Director Jonathan Levine (Snatched) has collaborated wonderfully with writers Dan Sterling (The Interview) and Liz Hannah (The Post) to develop a fine romantic comedy that doesn't dig too hard or deep into its own politics but still remains poignant.
Fred Flarsky (Seth Rogen) is a journalist who works for a publication that is being taken over by a corporate conglomerate with views he strongly opposes. He can't stomach having his principles destroyed, and quits. Bummed out, he begrudgingly agrees to go to a party with his best friend Lance (O'Shea Jackson Jr.) to try and lift his spirits, but only because Boyz II Men will be performing. There he encounters Charlotte Field (Charlize Theron), the girl who used to babysit him - and is now US Secretary of State with a larger dream - to become President. When she realizes who he is, she asks him to write for her campaign. It isn't long before they enter into a not-so-secret romance that threatens to destroy her chances at the polls.
Despite this bleak-sounding set-up, the script is frequently light-hearted and entertaining, especially as their romance blooms. It has the tender moments, as well as the pitfalls, that are expected of any romantic comedy - all handled well. While it doesn't work the political angle too much in either direction, there is one two-minute scene that does a wonderful job of encapsulating personal prejudices with hilarious results.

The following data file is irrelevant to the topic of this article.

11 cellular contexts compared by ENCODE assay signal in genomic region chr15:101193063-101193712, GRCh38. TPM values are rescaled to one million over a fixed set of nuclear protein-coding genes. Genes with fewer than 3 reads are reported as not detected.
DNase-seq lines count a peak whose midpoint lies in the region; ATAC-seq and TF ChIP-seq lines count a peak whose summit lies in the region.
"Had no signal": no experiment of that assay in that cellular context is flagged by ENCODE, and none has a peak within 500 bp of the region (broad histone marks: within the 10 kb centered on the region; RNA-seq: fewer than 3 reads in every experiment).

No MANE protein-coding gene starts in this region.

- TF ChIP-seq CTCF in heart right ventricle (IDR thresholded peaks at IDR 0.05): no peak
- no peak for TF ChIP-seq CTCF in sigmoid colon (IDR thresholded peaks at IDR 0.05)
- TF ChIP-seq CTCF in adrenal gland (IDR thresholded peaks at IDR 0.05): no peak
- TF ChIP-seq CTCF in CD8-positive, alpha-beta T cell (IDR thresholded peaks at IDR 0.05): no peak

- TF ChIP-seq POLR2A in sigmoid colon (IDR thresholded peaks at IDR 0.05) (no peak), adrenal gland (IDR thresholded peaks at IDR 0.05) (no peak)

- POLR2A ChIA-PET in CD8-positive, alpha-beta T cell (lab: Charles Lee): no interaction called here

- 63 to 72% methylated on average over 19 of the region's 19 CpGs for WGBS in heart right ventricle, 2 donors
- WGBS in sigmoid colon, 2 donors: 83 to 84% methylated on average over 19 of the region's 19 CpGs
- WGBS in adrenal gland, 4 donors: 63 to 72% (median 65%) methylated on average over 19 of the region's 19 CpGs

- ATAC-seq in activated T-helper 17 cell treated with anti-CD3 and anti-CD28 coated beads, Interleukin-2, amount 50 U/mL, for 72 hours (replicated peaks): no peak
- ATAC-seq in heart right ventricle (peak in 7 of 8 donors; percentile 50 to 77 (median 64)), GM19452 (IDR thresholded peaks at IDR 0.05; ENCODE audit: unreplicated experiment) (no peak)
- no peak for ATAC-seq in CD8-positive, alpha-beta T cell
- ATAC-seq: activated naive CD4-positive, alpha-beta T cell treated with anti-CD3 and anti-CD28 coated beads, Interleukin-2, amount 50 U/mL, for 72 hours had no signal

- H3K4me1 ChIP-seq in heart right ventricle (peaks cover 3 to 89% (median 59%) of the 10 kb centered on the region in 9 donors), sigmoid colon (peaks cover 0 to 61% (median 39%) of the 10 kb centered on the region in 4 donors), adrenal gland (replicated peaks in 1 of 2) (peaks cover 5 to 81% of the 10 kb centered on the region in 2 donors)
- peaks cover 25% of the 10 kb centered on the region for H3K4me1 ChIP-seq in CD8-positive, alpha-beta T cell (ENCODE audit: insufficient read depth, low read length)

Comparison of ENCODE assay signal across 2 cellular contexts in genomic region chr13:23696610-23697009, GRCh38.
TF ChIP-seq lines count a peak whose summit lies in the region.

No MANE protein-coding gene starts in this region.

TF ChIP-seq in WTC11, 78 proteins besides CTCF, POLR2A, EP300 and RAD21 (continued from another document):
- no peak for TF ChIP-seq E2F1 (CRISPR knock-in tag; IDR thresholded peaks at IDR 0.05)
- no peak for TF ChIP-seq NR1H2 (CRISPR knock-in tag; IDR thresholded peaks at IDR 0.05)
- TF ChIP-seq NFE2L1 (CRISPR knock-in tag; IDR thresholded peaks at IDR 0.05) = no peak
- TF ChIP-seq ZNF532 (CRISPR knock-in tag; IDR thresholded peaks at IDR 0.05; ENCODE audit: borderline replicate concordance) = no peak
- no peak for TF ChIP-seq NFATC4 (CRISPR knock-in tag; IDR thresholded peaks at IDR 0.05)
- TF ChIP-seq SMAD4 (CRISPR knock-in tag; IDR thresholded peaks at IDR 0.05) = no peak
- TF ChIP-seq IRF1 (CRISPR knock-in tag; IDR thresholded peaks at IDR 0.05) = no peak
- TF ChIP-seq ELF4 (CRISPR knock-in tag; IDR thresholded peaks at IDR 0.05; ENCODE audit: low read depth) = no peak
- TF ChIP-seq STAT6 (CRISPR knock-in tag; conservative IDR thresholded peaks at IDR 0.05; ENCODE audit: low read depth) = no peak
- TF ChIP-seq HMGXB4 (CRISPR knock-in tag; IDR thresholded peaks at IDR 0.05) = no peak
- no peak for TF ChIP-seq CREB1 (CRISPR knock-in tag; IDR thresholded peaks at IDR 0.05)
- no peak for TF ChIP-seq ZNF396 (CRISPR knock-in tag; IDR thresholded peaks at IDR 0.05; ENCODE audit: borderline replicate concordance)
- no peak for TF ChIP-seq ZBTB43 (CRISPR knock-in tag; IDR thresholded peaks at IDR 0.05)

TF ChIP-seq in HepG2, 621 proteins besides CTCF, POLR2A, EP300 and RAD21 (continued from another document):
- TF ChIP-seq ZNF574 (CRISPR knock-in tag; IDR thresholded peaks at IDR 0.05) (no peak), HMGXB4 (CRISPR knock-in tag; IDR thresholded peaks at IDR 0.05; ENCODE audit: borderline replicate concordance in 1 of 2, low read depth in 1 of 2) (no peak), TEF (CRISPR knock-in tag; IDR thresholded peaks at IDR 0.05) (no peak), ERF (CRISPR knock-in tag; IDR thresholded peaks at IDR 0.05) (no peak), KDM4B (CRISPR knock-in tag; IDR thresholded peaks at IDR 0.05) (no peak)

Levine works hard to pull the most out of the actors and his efforts show. Rogen is his typical self, but showing a slightly more mature and tempered control of comedic timing. Theron is spot-on as Field, playing the part in dramatic, touching, and humorous moments with equal skill. Surprising us yet again with his measured versatility, we find Andy Serkis as Parker Wembley, the hard-right publisher that purchased Fred's employer.
The musical selections throughout the film work well to both keep the pace and fit the mood. Boyz II Men's cameo appearance is a memorable moment showing that their voices have matured into a silkiness that fans will appreciate.
Long Shot is one of the best romantic comedies in a long time, and despite its often-raunchy material it should be incredibly entertaining for adult audiences who appreciate either this type of humor or this kind of genre of film. Those who like both are in for a rare treat - a long shot combo that happens to hit the bulls-eye.